Strange Mates

  • Pub date: August
  • ISBN-13: 9781907708398
  • Author: George Lewis
  • Price: US$ 11.95
  • Binding: HB
  • No. of pages: 128
  • Photos: N/a
  • Dimensions: 6-1/2 x 6-1/2"
  • Color : Full color throughout

Strange Mates

The weird and wonderful world of animal attraction

Think you know all about the birds and bees? The mating rituals of some creatures are frankly bizarre, frequently disturbing - but endlessly fascinating. After reading Strange Mates, you'll look at courtship and sex in a completely different way, astonished when you learn of the honey bee's exploding testicles, the frigatebird's inflatable red heart-shaped throat sac, the male giraffe's urine taste test to check if his mate's ready for "makin' whoopee!"

You'll discover nature's nifty movers: the little manakin bird who woos the ladies with an impressive Michael Jackson style moonwalk; you'll learn how similar we humans can be to white-fronted parrots, which lock beaks and kiss, French style, before vomiting. Clownfish don't fool around when it comes to mating: if the female of a pair dies her partner changes sex and breeds with another male.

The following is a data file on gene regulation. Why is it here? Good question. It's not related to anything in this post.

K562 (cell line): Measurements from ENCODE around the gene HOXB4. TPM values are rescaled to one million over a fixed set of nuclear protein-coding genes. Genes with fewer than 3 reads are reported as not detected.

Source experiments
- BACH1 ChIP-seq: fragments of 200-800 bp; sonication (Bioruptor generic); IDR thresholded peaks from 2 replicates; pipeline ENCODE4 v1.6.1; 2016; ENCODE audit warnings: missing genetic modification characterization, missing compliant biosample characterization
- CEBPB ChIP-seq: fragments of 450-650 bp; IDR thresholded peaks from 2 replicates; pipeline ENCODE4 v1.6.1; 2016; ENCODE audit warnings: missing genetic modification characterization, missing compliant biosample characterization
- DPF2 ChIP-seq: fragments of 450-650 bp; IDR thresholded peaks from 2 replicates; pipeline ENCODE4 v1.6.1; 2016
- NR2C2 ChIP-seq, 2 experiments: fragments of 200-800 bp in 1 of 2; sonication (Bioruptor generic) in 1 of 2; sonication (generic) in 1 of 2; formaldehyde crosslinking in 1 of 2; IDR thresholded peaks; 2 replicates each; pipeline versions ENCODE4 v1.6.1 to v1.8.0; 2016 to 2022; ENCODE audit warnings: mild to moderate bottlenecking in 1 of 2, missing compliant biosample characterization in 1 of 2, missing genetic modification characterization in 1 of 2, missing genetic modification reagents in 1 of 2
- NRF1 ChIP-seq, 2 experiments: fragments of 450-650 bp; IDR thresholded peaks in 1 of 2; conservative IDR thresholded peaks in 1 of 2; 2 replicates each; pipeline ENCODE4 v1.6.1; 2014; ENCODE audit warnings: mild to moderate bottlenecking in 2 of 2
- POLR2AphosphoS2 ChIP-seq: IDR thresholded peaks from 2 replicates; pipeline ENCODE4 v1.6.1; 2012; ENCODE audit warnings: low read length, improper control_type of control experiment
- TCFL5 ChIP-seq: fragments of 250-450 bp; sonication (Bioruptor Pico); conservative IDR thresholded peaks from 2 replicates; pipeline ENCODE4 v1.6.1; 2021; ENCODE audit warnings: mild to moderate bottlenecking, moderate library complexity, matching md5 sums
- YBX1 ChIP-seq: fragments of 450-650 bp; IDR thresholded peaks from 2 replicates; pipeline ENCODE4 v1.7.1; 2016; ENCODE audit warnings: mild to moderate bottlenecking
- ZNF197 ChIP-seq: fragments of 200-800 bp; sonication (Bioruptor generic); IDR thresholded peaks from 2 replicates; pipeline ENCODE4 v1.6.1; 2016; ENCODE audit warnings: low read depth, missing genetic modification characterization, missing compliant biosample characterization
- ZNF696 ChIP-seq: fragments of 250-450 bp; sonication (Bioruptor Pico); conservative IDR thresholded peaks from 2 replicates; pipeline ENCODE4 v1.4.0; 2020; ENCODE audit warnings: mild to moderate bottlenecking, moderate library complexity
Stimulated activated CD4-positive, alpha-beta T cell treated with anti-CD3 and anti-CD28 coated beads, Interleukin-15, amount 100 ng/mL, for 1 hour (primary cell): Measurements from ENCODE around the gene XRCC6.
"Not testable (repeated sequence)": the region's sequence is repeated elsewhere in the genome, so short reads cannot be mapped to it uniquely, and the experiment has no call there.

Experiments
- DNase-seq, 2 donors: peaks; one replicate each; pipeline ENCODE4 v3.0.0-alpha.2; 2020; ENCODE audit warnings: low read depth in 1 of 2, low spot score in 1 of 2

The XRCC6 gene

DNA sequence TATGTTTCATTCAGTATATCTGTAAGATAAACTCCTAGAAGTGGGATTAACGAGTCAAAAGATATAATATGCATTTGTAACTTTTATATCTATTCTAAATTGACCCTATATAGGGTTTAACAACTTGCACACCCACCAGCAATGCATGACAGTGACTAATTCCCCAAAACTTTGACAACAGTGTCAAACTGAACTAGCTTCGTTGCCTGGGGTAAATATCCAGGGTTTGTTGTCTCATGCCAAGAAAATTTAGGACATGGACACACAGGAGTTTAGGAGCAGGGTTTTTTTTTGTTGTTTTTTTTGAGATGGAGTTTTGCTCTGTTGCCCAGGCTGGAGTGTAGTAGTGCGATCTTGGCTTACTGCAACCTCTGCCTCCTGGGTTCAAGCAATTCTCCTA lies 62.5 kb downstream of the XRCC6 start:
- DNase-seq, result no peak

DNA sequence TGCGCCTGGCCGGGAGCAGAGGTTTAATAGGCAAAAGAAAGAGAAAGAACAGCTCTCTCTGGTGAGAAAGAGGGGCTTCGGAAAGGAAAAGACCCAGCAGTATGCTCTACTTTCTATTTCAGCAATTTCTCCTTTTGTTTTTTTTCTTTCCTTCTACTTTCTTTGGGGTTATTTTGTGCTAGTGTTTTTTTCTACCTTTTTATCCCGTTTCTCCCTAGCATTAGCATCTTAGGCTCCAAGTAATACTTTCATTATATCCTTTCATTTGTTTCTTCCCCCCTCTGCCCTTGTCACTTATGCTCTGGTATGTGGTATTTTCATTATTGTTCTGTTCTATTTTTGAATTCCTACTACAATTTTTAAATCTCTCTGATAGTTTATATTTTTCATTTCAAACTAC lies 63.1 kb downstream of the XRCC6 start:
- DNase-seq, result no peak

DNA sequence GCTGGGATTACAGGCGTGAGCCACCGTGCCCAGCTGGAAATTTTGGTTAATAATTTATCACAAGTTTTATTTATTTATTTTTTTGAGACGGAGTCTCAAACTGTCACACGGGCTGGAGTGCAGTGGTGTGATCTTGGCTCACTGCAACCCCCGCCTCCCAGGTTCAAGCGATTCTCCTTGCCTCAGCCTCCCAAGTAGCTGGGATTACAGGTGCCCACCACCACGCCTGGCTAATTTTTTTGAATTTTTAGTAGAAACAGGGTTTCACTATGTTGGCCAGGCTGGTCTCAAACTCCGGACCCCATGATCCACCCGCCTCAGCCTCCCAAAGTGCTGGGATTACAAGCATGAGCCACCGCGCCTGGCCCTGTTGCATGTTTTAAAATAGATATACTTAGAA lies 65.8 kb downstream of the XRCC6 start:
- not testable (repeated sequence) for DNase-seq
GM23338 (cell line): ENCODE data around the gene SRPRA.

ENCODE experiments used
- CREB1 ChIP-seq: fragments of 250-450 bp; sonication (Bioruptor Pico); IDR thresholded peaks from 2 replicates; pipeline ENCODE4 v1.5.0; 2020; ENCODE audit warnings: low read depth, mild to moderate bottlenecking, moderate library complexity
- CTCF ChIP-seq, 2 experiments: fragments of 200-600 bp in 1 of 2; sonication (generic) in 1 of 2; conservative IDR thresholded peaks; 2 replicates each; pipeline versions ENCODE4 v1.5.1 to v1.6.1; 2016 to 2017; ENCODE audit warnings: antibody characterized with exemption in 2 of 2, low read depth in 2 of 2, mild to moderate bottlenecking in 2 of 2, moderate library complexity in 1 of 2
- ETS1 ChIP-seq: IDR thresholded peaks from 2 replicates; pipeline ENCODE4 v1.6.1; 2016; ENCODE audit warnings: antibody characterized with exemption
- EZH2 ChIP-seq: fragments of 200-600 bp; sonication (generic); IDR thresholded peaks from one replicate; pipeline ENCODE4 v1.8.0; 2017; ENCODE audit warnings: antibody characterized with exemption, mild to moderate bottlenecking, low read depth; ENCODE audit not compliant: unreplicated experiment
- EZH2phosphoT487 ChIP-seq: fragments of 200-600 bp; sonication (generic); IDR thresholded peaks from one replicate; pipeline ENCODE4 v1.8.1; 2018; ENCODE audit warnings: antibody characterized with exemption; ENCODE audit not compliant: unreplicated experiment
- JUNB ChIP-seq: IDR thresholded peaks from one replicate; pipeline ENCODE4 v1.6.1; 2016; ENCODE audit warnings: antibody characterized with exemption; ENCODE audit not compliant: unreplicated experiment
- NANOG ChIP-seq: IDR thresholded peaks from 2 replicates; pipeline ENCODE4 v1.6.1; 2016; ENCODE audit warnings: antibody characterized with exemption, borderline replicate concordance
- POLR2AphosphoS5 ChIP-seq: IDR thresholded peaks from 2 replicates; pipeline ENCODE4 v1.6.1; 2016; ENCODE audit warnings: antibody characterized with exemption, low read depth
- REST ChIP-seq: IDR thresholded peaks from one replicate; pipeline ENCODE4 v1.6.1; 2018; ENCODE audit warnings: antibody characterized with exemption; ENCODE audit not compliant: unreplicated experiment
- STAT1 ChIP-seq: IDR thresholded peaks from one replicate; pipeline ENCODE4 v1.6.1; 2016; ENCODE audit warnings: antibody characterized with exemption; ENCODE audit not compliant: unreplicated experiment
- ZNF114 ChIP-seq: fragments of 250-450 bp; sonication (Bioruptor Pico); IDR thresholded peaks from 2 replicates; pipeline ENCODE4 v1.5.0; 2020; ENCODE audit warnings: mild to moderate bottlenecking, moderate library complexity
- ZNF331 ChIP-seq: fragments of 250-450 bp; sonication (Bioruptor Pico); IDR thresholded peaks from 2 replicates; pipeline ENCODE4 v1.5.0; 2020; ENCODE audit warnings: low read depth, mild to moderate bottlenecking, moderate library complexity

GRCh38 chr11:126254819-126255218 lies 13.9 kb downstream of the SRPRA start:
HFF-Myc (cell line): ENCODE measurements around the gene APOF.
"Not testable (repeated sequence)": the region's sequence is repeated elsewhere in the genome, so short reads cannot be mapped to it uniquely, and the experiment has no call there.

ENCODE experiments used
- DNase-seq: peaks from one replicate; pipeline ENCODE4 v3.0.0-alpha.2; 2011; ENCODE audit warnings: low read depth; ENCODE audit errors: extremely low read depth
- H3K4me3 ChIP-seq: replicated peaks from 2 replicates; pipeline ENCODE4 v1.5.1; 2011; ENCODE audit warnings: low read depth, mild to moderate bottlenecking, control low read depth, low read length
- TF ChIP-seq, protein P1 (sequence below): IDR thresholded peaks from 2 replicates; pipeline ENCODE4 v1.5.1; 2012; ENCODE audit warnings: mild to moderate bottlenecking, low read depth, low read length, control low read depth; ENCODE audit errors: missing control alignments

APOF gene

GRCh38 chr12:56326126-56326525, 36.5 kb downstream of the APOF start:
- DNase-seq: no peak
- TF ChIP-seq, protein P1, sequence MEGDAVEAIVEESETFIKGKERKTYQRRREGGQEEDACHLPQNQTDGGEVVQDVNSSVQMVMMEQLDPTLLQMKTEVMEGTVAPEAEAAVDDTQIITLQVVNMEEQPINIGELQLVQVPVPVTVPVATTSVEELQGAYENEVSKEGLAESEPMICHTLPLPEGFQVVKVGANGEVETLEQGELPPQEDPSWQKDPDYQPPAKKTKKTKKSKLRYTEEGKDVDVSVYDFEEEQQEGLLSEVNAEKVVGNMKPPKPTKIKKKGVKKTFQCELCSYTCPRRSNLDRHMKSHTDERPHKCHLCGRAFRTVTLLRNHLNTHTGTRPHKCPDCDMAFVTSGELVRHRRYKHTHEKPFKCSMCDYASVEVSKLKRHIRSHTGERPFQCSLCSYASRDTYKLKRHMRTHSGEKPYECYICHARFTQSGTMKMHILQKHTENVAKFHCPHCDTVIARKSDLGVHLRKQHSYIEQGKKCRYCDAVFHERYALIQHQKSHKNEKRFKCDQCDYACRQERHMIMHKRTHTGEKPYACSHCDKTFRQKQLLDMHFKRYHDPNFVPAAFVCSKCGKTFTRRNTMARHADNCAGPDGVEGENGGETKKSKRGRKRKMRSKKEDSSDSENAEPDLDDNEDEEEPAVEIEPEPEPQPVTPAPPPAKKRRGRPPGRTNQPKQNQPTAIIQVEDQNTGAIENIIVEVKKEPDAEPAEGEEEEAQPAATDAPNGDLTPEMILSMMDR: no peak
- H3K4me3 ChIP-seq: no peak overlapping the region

Where the lumbering giant Galapagos tortoise is concerned, size is everything - but only when it comes to the length of his neck - whereas with the 193kg silverback gorilla the opposite is true: this stud of a troop of up to thirty females is less well endowed, with only a 4cm long penis.

Men? Who needs them? Certainly not whiptail lizards. These reptiles of the Americas are all female and reproduce after the act of pseudocopulation - by cloning themselves. On the other hand, female anglerfish do have a use for the male of the species: the tiny male anglerfish, born without a digestive system, fuses with his giant partner's body and wastes away, releasing sperm to fertilize her egg.

If a romantic dinner à deux with the one you love ranks high in the courtship stakes, consider the hippo: the male's idea of wooing a potential beau is to spin his tail like a propeller while defecting and urinating. The ladies find this utterly irresistible.

Strange Mates takes an affectionate, tongue-in-cheek look at the mating practices of our neighbours in the animal kingdom and asks the pertinent question: "Are we so different?" The answer, although an emphatic "Yes!", is a fascinating snapshot of the diversity of nature and the propagation of species.

Inside pages - click to enlarge